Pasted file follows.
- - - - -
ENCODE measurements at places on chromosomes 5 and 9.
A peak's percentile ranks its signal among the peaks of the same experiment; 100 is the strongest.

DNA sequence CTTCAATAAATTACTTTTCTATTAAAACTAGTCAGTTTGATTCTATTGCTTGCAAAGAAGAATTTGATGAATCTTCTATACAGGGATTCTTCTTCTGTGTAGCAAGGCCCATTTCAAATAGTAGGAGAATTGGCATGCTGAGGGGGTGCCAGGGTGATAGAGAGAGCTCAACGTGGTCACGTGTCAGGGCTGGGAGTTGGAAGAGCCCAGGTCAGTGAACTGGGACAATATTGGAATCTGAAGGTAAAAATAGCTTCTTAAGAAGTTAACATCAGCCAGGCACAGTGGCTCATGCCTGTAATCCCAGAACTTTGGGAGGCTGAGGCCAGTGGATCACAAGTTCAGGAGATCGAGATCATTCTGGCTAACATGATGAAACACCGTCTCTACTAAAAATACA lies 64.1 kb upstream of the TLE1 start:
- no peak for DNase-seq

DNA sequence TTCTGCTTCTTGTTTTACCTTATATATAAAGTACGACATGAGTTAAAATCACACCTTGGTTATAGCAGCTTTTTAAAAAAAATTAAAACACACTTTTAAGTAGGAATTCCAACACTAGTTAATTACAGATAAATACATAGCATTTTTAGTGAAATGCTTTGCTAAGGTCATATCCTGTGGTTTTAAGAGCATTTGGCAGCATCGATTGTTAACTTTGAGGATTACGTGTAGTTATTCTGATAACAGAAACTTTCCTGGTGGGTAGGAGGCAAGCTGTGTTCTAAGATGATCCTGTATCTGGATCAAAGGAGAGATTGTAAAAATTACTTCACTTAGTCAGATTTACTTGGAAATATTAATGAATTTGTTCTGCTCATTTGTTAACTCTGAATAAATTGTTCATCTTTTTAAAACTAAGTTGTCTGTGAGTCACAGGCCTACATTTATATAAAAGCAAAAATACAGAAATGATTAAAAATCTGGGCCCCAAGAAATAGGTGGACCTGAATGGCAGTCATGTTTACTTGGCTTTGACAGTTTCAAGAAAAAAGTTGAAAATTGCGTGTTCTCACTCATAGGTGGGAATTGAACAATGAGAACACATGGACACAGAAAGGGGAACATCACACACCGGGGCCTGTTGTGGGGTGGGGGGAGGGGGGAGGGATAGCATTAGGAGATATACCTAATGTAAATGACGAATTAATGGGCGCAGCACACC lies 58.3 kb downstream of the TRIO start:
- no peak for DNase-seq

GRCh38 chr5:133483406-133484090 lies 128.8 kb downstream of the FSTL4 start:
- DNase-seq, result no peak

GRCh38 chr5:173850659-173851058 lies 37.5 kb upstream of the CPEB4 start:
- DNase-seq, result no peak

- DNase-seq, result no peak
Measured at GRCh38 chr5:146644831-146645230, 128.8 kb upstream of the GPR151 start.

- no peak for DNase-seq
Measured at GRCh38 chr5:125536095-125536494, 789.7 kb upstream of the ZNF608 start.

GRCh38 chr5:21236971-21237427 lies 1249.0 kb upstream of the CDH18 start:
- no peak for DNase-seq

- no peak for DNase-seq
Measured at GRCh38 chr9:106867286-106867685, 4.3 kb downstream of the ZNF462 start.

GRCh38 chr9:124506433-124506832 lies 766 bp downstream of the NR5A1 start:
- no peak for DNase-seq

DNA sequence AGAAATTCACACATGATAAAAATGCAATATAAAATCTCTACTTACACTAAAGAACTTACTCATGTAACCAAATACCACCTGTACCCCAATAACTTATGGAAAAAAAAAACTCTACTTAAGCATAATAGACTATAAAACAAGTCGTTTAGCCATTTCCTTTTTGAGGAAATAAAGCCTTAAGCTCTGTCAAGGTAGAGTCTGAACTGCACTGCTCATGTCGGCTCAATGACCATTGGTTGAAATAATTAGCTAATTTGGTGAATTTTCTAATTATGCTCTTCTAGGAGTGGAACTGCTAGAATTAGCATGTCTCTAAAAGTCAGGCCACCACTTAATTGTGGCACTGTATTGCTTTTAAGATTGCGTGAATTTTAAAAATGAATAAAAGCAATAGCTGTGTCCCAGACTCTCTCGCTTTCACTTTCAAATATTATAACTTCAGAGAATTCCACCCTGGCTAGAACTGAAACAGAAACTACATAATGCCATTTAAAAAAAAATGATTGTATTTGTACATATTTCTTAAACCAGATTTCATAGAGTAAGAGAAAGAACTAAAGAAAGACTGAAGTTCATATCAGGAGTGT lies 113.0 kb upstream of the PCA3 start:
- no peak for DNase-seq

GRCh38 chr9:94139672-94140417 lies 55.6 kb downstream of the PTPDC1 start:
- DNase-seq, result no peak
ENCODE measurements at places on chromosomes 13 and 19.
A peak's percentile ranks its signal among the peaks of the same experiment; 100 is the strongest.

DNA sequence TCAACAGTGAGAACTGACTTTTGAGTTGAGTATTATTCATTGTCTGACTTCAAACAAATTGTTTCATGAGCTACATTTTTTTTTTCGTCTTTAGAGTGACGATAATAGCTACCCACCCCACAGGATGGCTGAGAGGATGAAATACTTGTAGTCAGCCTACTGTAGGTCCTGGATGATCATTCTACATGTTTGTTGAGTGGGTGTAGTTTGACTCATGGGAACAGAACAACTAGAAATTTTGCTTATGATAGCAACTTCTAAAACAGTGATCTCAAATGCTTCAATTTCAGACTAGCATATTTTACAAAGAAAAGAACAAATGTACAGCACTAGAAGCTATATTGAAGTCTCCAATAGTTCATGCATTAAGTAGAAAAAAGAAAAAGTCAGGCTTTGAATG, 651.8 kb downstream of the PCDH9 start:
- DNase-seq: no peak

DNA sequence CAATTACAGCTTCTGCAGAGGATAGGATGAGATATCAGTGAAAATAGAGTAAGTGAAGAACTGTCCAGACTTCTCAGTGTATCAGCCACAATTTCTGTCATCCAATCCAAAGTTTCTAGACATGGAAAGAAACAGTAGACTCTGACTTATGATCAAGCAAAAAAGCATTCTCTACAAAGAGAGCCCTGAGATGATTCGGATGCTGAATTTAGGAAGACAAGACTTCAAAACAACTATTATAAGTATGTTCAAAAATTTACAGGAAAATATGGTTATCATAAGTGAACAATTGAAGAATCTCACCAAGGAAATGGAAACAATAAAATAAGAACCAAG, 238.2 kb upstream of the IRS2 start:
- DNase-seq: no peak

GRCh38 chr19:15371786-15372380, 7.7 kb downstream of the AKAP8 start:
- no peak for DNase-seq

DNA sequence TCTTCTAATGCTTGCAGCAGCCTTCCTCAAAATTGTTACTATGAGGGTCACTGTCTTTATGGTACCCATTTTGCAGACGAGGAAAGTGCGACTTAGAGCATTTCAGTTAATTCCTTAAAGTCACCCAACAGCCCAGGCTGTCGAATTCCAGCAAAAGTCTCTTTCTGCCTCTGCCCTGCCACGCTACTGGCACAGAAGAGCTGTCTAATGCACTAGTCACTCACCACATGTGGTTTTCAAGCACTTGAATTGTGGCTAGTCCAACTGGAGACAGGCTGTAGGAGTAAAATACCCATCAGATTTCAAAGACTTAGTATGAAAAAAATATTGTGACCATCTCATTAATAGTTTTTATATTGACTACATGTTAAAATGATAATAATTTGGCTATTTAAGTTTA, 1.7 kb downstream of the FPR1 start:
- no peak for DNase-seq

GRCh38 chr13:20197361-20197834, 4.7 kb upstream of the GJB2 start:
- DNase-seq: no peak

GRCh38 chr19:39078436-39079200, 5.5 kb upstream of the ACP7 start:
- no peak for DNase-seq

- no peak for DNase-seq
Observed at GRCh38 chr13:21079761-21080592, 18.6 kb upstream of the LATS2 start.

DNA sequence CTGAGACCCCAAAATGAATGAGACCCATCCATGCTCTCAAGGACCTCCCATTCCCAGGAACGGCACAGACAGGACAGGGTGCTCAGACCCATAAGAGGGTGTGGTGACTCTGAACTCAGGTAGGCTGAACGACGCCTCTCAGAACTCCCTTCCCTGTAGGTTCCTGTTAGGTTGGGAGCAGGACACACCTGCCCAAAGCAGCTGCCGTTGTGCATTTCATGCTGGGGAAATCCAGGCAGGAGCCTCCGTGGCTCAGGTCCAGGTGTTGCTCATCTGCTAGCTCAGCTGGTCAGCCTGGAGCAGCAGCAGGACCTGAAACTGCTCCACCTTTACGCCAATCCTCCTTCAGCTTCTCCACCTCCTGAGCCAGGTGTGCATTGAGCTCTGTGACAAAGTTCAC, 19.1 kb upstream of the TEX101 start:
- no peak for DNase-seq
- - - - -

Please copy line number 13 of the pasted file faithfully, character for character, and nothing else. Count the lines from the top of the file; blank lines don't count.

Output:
- no peak for DNase-seq